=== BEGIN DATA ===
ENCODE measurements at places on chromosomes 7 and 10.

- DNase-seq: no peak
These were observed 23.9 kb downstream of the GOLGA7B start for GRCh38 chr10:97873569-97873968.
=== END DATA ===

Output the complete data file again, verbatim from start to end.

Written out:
ENCODE measurements at places on chromosomes 7 and 10.

- DNase-seq: no peak
These were observed 23.9 kb downstream of the GOLGA7B start for GRCh38 chr10:97873569-97873968.